With its stock down 3.9% over the past month, it is easy to disregard Big 5 Sporting Goods (NASDAQ:BGFV). But if you pay close attention, you might gather that its strong financials could mean that the stock could potentially see an increase in value in the long-term, given how markets usually reward companies with good financial health. In this article, we decided to focus on Big 5 Sporting Goods' ROE.
Return on equity or ROE is a key measure used to assess how efficiently a company's management is utilizing the company's capital. In other words, it is a profitability ratio which measures the rate of return on the capital provided by the company's shareholders.
How Is ROE Calculated?
Return on equity can be calculated by using the formula:
Return on Equity = Net Profit (from continuing operations) ÷ Shareholders' Equity
So, based on the above formula, the ROE for Big 5 Sporting Goods is:
23% = US$62m ÷ US$270m (Based on the trailing twelve months to July 2022).
The 'return' is the yearly profit. That means that for every $1 worth of shareholders' equity, the company generated $0.23 in profit.
What Is The Relationship Between ROE And Earnings Growth?
So far, we've learned that ROE is a measure of a company's profitability. Depending on how much of these profits the company reinvests or "retains", and how effectively it does so, we are then able to assess a company’s earnings growth potential. Assuming all else is equal, companies that have both a higher return on equity and higher profit retention are usually the ones that have a higher growth rate when compared to companies that don't have the same features.
A Side By Side comparison of Big 5 Sporting Goods' Earnings Growth And 23% ROE
First thing first, we like that Big 5 Sporting Goods has an impressive ROE. On the other hand, the industry average is quite high at 30%, which tempers our excitement. However, we are pleased to see the impressive 60% net income growth reported by Big 5 Sporting Goods over the past five years. We reckon that there could be other factors at play here. Such as - high earnings retention or an efficient management in place. Bear in mind, the company does have a high ROE. It is just that the industry ROE is higher. So this also does lend some color to the high earnings growth seen by the company.
As a next step, we compared Big 5 Sporting Goods' net income growth with the industry, and pleasingly, we found that the growth seen by the company is higher than the average industry growth of 31%.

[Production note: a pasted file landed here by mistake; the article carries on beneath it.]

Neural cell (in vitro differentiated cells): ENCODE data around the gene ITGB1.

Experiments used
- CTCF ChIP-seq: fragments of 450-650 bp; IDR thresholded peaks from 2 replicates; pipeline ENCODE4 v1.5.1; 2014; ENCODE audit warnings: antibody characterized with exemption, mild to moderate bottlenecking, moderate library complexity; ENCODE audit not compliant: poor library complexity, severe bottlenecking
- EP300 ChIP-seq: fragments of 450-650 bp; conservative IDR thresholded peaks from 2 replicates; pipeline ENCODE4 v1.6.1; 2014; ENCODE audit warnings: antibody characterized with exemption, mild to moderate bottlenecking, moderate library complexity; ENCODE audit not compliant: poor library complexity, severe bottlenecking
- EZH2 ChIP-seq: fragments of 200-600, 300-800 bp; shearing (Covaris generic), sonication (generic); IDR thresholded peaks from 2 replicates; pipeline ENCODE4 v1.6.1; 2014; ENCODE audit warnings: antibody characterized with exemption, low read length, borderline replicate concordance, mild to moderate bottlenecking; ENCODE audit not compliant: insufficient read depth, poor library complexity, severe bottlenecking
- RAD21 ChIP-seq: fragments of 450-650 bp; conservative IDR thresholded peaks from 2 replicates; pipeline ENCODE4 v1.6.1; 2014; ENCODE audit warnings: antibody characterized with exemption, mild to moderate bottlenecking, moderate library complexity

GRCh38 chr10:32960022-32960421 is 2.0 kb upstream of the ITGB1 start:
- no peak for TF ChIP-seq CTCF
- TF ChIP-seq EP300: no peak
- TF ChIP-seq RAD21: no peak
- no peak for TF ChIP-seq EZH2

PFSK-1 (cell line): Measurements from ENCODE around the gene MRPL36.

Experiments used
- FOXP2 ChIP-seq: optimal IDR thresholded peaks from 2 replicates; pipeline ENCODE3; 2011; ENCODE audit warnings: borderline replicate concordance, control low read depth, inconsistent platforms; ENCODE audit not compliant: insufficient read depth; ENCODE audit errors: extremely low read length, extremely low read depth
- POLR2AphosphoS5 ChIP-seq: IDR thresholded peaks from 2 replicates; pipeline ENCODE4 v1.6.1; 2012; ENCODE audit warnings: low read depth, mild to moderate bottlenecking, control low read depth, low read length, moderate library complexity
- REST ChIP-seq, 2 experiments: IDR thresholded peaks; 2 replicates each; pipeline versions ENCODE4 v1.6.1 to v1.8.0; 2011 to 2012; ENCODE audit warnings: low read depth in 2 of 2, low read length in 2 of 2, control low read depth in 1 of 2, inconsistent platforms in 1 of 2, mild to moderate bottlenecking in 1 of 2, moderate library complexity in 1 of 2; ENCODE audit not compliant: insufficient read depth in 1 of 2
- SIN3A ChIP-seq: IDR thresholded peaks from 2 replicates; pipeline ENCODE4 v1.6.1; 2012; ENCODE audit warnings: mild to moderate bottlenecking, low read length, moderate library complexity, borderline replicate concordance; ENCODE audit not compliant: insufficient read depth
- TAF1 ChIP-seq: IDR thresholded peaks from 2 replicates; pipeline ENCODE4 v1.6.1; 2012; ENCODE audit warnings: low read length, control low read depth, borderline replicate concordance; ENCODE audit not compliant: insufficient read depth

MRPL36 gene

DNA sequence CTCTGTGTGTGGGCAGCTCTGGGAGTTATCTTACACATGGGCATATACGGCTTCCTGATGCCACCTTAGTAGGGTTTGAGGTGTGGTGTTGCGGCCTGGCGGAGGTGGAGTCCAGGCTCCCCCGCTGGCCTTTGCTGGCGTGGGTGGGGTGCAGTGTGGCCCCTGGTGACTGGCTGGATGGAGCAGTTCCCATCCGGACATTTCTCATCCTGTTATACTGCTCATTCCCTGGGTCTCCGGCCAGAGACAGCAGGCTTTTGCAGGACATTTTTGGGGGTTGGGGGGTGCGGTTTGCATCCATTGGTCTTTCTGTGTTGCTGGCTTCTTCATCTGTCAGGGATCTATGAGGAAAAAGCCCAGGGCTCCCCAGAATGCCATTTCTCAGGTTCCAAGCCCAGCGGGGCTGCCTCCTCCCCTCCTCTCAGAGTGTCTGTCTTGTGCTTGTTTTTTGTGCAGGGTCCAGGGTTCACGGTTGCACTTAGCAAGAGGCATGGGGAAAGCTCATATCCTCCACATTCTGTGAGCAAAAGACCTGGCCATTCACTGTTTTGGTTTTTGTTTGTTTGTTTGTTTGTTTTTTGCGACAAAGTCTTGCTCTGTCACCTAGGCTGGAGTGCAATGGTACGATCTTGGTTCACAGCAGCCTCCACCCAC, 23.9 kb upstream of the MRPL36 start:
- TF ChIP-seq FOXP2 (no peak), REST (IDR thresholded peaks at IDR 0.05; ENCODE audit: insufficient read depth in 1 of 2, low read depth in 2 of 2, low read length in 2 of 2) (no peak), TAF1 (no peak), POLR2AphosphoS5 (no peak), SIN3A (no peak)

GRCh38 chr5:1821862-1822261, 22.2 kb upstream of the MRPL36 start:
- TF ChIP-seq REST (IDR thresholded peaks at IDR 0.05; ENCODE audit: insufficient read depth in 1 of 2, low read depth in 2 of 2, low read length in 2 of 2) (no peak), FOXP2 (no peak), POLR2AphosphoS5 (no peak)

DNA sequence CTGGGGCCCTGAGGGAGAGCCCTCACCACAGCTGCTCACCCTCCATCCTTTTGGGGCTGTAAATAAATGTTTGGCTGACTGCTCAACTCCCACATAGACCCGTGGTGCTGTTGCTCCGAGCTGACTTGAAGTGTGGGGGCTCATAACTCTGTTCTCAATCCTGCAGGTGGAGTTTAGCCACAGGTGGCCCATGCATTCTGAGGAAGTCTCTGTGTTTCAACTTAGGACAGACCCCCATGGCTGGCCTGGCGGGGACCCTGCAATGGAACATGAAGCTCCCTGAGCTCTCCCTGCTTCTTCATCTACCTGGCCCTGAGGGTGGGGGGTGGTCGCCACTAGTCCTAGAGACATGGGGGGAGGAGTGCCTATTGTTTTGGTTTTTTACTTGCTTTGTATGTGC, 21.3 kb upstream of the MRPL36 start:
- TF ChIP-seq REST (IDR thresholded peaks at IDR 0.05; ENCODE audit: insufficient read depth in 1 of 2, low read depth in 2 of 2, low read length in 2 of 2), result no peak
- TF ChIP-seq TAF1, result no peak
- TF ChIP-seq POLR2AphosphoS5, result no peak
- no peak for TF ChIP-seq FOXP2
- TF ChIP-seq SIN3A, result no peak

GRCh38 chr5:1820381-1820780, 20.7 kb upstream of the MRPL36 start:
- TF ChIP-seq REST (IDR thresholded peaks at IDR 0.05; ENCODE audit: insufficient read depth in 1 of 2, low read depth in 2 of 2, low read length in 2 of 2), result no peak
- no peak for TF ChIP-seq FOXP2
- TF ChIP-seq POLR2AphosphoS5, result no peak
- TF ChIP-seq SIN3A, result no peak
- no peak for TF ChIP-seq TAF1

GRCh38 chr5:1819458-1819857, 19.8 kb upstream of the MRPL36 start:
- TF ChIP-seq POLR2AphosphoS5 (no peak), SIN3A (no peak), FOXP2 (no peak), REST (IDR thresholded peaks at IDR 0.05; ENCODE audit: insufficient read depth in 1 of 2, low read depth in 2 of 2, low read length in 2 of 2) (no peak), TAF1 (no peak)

Earnings growth is a huge factor in stock valuation. The investor should try to establish if the expected growth or decline in earnings, whichever the case may be, is priced in. This then helps them determine if the stock is placed for a bright or bleak future. Is Big 5 Sporting Goods fairly valued compared to other companies? These 3 valuation measures might help you decide.
Is Big 5 Sporting Goods Making Efficient Use Of Its Profits?
Big 5 Sporting Goods' ' three-year median payout ratio is on the lower side at 20% implying that it is retaining a higher percentage (80%) of its profits. This suggests that the management is reinvesting most of the profits to grow the business as evidenced by the growth seen by the company.
Besides, Big 5 Sporting Goods has been paying dividends for at least ten years or more. This shows that the company is committed to sharing profits with its shareholders.
In total, we are pretty happy with Big 5 Sporting Goods' performance. Particularly, we like that the company is reinvesting heavily into its business at a moderate rate of return. Unsurprisingly, this has led to an impressive earnings growth. If the company continues to grow its earnings the way it has, that could have a positive impact on its share price given how earnings per share influence long-term share prices. Not to forget, share price outcomes are also dependent on the potential risks a company may face. So it is important for investors to be aware of the risks involved in the business. You can see the 3 risks we have identified for Big 5 Sporting Goods by visiting our risks dashboard for free on our platform here.
Have feedback on this article? Concerned about the content? Get in touch with us directly. Alternatively, email editorial-team (at) simplywallst.com.
This article by Simply Wall St is general in nature. We provide commentary based on historical data and analyst forecasts only using an unbiased methodology and our articles are not intended to be financial advice. It does not constitute a recommendation to buy or sell any stock, and does not take account of your objectives, or your financial situation. We aim to bring you long-term focused analysis driven by fundamental data. Note that our analysis may not factor in the latest price-sensitive company announcements or qualitative material. Simply Wall St has no position in any stocks mentioned.
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